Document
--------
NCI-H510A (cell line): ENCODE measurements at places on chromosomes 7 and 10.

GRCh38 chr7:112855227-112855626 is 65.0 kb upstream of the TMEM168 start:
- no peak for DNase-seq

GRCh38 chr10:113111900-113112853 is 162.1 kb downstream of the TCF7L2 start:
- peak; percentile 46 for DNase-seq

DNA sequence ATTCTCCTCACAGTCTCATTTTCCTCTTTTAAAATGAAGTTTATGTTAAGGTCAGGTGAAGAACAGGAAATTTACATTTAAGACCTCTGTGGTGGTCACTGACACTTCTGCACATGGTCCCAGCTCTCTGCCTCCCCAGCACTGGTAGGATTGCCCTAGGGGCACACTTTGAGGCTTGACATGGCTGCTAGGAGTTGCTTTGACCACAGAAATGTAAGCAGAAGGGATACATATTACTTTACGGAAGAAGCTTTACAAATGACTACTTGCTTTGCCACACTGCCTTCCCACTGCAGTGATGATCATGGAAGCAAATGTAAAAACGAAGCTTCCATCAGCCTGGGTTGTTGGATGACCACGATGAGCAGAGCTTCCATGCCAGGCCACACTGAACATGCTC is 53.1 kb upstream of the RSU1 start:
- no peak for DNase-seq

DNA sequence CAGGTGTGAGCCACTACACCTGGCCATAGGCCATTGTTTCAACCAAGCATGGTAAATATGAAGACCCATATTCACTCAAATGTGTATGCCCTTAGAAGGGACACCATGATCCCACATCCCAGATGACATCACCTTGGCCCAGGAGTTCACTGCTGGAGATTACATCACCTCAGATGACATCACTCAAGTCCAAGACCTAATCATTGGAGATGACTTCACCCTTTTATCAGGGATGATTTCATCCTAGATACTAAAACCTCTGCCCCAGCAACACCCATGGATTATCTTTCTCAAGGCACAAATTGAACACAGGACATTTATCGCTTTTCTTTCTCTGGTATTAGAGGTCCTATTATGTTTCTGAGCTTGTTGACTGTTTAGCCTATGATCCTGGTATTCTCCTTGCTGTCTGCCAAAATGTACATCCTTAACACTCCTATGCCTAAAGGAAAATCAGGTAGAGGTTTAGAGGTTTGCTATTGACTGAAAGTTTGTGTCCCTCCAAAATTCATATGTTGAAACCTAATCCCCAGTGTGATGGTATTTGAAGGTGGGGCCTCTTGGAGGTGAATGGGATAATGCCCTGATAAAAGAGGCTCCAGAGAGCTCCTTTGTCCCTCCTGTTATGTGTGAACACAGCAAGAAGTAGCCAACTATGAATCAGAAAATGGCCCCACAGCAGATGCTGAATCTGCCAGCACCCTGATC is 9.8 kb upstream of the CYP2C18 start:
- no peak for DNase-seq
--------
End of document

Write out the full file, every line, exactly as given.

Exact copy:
NCI-H510A (cell line): ENCODE measurements at places on chromosomes 7 and 10.

GRCh38 chr7:112855227-112855626 is 65.0 kb upstream of the TMEM168 start:
- no peak for DNase-seq

GRCh38 chr10:113111900-113112853 is 162.1 kb downstream of the TCF7L2 start:
- peak; percentile 46 for DNase-seq

DNA sequence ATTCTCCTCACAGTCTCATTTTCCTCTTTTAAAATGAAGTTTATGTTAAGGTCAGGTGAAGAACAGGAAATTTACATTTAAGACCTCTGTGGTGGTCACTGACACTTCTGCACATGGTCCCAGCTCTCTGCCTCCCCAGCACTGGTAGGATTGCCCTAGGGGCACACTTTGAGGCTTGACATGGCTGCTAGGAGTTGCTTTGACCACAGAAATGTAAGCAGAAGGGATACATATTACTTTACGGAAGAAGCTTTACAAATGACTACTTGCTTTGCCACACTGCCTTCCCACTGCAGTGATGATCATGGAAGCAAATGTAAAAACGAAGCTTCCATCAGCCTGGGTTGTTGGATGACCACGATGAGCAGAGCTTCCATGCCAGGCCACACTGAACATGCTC is 53.1 kb upstream of the RSU1 start:
- no peak for DNase-seq

DNA sequence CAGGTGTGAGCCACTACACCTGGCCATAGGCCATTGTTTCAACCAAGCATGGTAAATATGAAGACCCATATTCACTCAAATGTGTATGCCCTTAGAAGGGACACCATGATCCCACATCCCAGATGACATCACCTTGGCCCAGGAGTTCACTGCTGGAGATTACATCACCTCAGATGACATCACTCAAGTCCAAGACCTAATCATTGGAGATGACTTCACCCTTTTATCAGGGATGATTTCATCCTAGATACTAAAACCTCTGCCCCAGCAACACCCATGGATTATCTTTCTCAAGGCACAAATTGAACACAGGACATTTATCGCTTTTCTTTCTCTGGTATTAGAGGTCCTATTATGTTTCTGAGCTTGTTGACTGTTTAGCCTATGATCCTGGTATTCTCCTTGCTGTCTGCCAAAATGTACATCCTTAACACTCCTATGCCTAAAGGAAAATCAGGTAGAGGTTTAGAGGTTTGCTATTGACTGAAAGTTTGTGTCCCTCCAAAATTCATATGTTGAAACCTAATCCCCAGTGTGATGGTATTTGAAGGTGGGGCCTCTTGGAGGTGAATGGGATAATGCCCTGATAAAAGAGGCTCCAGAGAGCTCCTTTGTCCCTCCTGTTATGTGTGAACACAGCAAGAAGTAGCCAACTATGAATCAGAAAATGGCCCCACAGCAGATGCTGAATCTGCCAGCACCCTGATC is 9.8 kb upstream of the CYP2C18 start:
- no peak for DNase-seq